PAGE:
Several In Custodia Legis team members have previously written about regulation of naming in a variety of countries, including Germany; Iceland ; New Zealand; Sweden; and Taiwan. I thought it would be interesting to see how Israel, my primary research jurisdiction, regulates names.
The Most Popular Israeli Names (Good to Know Ruth is not Completely Outdated)
Checking Israel’s Central Bureau of Statistics for 2015, it appears that 707 names were registered for Jewish girls with the biblical name Noa as the most popular name. My name, Ruth, was no. 29! Although trailing Noa by 28 spots, and considering the name Ruth (like Noa and many others on the list) dates back to biblical times, I am glad it is still in the running. In 2015, 583 names were registered for Jewish boys, with the name Noam as the number one favorite (Noam connotes very positive attributes of pleasantness, charm, and tenderness); 567 for Muslim girls with the name Miryam (in reference to the Virgin Mary) as the most popular; and 373 for Muslim boys with the name Muhamad as the most popular name.
Considering the large number of different names selected by Israeli parents for their babies, and authorized for registration by Israeli authorities in 2015, I wondered if there any names that are not allowed to be registered in Israel.
Are There Any Names Not Allowed?
Under the Names Law, 5716-1956, Sefer HaHukim (Book of Laws, official gazette) 5716 No. 207 p. 94, as amended, parents generally have a right to determine their child’s first name. The child usually gets his or her parents’ last name, with different rules applying when the parents have different last names. (Id. §§3-4). An adult has the right to change his/her first or last name. (Id. §10).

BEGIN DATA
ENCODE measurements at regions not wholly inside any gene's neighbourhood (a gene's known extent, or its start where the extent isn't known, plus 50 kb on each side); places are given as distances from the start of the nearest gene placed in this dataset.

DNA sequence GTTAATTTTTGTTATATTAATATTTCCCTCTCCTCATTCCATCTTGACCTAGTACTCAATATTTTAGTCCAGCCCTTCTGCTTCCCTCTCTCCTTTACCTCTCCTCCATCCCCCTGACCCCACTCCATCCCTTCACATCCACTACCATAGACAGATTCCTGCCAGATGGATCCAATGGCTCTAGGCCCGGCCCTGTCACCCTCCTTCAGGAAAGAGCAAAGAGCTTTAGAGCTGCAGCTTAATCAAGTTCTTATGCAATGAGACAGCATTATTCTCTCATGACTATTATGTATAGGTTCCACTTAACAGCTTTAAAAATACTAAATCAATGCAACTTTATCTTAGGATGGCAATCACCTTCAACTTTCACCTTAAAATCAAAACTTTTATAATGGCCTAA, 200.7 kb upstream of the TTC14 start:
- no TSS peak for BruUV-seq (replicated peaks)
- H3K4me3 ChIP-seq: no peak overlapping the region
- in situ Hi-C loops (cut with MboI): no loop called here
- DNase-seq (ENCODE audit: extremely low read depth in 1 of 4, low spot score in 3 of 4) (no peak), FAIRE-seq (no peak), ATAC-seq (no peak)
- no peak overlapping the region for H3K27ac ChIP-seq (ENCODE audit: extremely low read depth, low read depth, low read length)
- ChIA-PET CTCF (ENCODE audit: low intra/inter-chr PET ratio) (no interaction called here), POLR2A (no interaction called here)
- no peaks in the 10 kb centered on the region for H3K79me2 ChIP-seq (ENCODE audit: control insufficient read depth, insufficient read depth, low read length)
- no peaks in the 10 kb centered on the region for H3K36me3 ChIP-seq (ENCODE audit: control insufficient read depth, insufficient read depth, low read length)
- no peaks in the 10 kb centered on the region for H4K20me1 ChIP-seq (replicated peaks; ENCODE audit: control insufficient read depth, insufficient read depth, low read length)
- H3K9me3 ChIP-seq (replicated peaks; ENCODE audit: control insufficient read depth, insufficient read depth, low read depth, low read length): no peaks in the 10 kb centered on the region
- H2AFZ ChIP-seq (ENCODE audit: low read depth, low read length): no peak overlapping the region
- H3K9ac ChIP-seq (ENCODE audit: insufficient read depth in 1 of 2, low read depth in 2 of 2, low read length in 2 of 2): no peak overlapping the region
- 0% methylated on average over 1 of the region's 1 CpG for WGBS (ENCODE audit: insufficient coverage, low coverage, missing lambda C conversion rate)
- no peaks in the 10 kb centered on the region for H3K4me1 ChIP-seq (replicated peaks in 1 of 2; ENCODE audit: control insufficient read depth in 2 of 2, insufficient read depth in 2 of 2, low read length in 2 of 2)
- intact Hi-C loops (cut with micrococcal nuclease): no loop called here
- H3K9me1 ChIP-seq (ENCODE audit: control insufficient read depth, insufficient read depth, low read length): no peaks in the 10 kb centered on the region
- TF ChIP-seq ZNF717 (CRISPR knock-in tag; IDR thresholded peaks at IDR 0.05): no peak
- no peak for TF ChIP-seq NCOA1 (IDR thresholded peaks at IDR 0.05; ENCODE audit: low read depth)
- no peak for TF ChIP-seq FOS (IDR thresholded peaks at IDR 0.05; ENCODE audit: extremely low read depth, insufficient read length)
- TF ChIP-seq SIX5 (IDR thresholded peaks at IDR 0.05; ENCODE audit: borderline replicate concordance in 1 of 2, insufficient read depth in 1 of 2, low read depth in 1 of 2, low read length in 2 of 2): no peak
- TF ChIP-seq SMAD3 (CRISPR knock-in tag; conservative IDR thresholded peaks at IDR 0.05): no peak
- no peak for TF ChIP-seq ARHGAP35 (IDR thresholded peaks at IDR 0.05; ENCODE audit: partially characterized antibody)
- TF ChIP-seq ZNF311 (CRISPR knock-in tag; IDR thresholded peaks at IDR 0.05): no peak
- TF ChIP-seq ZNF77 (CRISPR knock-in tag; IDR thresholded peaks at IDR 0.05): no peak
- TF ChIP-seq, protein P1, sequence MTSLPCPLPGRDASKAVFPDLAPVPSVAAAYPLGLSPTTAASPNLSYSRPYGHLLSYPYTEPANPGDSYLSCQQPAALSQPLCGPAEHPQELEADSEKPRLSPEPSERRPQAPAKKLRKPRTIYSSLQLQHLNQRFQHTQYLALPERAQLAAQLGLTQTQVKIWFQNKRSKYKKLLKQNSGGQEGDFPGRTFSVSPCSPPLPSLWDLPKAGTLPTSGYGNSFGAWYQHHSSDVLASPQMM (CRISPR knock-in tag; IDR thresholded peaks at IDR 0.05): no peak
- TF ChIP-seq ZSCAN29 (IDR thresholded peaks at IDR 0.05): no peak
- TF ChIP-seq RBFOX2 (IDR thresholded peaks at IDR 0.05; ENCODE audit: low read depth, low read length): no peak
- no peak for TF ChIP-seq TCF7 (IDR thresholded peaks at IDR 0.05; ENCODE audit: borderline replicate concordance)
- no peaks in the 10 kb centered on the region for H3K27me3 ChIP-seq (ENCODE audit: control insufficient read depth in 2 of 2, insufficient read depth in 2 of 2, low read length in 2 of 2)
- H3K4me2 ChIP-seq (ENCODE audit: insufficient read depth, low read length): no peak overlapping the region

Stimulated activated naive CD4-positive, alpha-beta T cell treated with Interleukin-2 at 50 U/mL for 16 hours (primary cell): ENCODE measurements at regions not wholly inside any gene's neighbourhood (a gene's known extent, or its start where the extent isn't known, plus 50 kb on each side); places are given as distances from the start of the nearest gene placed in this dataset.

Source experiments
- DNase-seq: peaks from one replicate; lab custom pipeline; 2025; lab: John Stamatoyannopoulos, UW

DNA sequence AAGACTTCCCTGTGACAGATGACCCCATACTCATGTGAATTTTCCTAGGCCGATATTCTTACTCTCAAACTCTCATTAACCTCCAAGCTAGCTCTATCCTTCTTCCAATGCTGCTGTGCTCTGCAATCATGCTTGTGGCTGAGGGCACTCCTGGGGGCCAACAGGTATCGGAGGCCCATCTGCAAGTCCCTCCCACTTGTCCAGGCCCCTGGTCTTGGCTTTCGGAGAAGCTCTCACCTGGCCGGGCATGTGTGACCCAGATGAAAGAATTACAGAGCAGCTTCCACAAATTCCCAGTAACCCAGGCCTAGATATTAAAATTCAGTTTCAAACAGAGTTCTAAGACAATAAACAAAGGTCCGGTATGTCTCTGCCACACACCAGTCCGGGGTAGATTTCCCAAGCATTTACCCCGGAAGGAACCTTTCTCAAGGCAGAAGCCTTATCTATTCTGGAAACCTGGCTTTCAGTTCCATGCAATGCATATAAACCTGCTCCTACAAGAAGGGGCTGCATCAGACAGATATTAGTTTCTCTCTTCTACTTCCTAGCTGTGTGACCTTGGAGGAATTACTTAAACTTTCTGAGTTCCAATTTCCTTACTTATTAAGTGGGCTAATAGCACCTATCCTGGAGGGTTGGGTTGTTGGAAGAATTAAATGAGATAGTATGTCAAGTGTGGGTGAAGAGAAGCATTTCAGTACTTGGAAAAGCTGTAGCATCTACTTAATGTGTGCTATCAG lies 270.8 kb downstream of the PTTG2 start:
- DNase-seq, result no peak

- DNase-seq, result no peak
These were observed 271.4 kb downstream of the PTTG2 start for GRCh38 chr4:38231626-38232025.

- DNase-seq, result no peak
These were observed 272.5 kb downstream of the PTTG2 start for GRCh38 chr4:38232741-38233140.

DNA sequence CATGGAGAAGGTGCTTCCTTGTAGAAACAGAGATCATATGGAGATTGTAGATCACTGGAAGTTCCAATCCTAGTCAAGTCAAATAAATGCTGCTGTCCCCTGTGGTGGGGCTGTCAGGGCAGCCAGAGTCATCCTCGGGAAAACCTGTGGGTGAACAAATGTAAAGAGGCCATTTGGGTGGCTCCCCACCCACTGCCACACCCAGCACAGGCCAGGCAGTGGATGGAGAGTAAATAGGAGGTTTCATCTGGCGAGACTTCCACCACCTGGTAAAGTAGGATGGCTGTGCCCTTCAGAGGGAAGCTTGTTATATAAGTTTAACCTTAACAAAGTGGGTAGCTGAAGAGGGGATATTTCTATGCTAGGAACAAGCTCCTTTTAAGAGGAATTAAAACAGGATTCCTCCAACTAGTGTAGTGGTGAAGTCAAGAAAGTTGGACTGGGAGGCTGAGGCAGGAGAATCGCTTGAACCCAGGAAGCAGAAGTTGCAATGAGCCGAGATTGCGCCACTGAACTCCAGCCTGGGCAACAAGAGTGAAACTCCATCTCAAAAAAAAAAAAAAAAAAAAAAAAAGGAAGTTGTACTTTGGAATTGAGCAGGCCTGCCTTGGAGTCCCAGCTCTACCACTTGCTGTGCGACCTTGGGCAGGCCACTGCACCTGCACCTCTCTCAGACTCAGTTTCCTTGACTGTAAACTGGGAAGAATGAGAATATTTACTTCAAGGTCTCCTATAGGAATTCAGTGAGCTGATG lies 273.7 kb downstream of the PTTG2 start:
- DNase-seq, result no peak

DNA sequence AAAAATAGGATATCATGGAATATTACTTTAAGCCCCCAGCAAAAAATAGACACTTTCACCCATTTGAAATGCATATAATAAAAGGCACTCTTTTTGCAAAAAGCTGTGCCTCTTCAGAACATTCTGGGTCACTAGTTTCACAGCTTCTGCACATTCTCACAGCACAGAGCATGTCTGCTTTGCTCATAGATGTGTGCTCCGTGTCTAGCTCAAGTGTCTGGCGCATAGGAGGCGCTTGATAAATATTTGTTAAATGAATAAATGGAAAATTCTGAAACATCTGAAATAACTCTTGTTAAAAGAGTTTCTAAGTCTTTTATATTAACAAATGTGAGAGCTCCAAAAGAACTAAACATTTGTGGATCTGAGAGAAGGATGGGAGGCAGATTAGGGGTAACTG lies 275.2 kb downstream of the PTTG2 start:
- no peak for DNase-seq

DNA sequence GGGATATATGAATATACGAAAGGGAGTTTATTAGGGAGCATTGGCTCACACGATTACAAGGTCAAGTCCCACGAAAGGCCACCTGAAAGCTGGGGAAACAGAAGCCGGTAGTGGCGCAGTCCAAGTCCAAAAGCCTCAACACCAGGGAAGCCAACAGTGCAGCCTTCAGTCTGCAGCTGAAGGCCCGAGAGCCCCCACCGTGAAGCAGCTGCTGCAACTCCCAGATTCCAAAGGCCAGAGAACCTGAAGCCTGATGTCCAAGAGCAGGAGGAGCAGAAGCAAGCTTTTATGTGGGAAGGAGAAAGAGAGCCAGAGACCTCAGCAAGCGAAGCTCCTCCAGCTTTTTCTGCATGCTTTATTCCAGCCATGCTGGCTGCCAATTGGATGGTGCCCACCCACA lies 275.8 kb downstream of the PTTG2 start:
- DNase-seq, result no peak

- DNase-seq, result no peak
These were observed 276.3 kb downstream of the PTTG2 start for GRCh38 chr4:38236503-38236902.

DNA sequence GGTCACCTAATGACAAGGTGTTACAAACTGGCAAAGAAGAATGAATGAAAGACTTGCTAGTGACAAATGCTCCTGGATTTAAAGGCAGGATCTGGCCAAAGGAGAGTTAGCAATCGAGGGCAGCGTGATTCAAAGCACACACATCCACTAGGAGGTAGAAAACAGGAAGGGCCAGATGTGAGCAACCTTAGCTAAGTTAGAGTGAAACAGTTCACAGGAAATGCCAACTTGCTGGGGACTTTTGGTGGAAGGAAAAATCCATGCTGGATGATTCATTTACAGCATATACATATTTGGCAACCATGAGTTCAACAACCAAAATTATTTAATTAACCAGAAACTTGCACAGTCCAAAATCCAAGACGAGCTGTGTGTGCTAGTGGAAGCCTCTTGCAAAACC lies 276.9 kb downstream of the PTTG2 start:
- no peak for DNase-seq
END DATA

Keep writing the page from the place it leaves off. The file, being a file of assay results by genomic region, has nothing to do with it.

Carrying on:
The Minister of Interior, however, is authorized to invalidate a name that under his/her opinion is likely to mislead, violate public policy or offend public feelings. (Id. §16)
Is Changing or Adding the Last Name of an Unmarried Life- Partner Potentially Misleading?
A name will not be invalidated only “because it was selected due to a connection between [those] known to the public [as married].” (Id., referring to cohabitation relationship that is not recognized in Israel as a valid marriage, although might qualify for eligibility for various social and economic benefits). For information on “legal alternatives” to marriage in Israel, see my report, Israel: Spousal Agreements for Couples Not Belonging to Any Religion—A Civil Marriage Option? (September 2015).
As with name change reflective of cohabitation, the last name of children of such relationships may also include both partners’ names. Moreover, in a February 2017 decision the Tel Aviv family court allowed parents to add the last name of the father’s same- sex partner to their twin girls’ last names, previously composed of the parents’ two last names. (See File No. 21360-07-16 Ezrati v. the Attorney General (decision rendered by Tel Aviv District Court on 02/15/17), available at the Nevo Legal Database (in Hebrew, by subscription).
Is changing a name from a masculine to a feminine name or vice versa following gender change authorized?
Yes, it is. Persons who went through a gender change procedure, with or without surgery, may register their gender change at the Register of Population and also change their name to a name reflective of their new gender. Registration of gender change involving surgery requires, among others, approval by the treating physician in Israel and by public committee appointed by the Ministry of Health that the gender change has been completed. Certification by the committee that the change was completed without surgery will be required otherwise.
How Often May One Change a Name?
Under the Names Law, once every seven years, except with the approval of the Minister of Interior. In other words, don’t do it lightly!
Can You Completely Erase Your Past When You Change Your Name?
No. Although it seems that Israel applies relatively liberal policy regarding names selection, registration of a name in identity cards issued to Israeli residents at age 16 and older must indicate name changes and include any name previously held by the holder in parenthesis. A request to erase the former name of an applicant from his newly issued identity card was therefore rejected by the Haifa District Court in its 2003 decision in the case of Haddad v. State of Israel (see e.g. CA 1018/91 Haddad v. State of Israel, decision rendered 3/14/93, Nevo Legal Database, id.).